,
which results in a corresponding threefold increase in sensitivity for the query.

Note

The sensitivity of a query is not affected by the number of rows *actually*
produced by a flat map, but only by the *maximum* number
of rows produced by the flat map. In the example above, the sensitivity would be
the same if all the input rows only had 1 or 2 genres, and no input row produced 3 output rows.

### Public joins#

Suppose we have two tables, `People`

(private table) and `States`

(public table),
which share a common column, `zipcode`

. A public join between these tables might look
like:

The join output contains one row for each match between the two tables. In this example,
Susie’s ZIP code happens to cross state boundaries: the `zipcode`

value 37752 appears
twice in the `States`

table! This means that Susie’s name and age appear in two rows
in the output table. To hide her contribution to the joined table, we need to increase
the protected change from `max_rows=1`

to `max_rows=2`

. More generally, if the
protected change protects \(n\) rows in the private table, and each join key value
appears in at most \(m\) rows in the public table, then the sensitivity of the join
is \(n * m\).

Note

Like with flatmaps, the sensitivity increase doesn’t depend on the *contents* of the
private table. It only depends on the contents of the public table, i.e. the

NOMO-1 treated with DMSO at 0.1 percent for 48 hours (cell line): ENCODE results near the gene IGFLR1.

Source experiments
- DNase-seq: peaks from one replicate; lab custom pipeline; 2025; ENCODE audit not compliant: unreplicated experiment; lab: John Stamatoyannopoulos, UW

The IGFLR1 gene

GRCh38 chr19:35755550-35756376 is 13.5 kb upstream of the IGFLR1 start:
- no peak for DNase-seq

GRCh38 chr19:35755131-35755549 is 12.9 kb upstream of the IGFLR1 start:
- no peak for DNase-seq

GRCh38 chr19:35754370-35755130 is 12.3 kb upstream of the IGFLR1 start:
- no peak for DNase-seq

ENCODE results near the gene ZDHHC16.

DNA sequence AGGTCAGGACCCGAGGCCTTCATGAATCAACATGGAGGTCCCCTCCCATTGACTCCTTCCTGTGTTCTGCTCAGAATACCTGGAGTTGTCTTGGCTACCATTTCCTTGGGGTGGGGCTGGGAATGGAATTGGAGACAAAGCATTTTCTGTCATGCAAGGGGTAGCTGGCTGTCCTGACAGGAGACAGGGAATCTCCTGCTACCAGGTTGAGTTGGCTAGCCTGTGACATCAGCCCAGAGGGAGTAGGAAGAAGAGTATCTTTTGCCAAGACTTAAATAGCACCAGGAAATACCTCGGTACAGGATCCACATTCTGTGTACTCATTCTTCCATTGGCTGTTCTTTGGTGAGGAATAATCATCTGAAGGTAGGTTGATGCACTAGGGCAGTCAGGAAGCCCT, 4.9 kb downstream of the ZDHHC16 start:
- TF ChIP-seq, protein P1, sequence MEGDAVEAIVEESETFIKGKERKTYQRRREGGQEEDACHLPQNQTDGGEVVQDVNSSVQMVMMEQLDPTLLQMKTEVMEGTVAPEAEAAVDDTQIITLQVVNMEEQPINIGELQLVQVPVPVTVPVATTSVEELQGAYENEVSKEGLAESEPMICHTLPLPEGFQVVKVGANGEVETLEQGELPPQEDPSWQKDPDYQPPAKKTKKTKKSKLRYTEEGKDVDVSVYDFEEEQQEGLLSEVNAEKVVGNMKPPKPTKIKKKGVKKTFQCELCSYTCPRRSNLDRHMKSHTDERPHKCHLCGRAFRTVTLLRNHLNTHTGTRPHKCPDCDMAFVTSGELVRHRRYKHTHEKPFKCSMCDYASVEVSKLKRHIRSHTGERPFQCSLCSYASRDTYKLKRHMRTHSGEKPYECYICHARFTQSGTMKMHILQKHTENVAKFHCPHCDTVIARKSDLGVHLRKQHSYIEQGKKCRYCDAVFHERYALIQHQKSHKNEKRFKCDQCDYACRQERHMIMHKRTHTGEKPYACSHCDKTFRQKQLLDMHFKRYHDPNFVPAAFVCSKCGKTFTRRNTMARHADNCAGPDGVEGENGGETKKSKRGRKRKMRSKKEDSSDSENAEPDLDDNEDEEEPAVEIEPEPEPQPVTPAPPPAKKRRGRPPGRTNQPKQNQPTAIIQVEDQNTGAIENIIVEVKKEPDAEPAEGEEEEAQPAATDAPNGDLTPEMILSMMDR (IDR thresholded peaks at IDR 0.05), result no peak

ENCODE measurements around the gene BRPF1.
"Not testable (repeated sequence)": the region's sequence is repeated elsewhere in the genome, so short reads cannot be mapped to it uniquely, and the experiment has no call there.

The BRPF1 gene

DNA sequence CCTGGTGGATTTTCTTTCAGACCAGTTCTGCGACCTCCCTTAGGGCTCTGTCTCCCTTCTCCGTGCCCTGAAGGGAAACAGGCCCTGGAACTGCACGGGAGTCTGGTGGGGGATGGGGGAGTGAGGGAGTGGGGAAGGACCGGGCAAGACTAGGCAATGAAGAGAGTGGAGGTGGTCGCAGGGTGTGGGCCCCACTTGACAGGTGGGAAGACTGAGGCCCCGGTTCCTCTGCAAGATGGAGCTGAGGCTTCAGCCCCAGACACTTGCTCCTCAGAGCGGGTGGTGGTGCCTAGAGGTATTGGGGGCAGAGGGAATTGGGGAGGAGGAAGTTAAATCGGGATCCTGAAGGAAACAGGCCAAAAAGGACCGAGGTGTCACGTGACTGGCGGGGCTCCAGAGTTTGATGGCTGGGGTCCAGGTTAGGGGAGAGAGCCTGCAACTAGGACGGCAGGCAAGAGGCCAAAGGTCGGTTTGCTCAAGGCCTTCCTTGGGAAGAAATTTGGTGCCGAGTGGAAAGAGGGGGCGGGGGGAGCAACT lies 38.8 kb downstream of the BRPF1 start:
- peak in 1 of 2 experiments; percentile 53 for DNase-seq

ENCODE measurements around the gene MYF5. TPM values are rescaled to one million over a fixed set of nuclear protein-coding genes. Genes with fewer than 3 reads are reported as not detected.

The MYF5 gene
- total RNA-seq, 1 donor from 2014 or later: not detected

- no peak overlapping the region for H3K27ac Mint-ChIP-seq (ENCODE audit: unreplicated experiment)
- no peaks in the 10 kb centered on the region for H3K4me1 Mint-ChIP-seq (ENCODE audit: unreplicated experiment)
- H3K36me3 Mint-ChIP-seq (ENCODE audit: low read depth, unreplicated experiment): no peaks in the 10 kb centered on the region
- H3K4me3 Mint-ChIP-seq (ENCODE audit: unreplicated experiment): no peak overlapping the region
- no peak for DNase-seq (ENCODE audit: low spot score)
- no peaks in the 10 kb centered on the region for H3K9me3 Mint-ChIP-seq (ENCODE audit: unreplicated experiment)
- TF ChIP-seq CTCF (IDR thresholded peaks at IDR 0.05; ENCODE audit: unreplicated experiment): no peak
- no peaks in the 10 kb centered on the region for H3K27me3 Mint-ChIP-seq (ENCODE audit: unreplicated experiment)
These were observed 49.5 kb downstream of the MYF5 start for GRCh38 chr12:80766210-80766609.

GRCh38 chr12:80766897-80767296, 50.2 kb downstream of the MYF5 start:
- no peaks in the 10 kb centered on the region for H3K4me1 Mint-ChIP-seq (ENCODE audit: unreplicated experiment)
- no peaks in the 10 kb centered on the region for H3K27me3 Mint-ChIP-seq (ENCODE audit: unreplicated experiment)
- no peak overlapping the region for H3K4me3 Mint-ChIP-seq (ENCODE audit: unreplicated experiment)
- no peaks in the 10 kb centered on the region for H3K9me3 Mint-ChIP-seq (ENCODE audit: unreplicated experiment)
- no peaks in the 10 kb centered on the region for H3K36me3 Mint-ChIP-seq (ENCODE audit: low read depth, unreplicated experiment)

number of rows in the public table with each value of the join key.

### Private joins#

With private joins, *both* tables are private. This means that, unlike with a public
table in a public join, we cannot use the contents of either table directly to determine
the sensitivity: doing so would reveal information about individuals within the tables,
thus violating the privacy guarantee.

Suppose we have two tables, a `Users`

table and a `Purchases`

table, which share a
common column, `user_id`

. Each are initialized with a protected change of `AddMaxRows(max_rows=1)`

:

Since both tables contain sensitive information, we cannot look at
the data directly to calculate the sensitivity. Therefore, we need to truncate both tables by specifying a
`TruncationStrategy`

for
each. The sensitivity computation is more complicated than before:

\(\text{sensitivity} = (T_{left} * S_{right} * M_{right}) + (T_{right} * S_{left} * M_{left})\)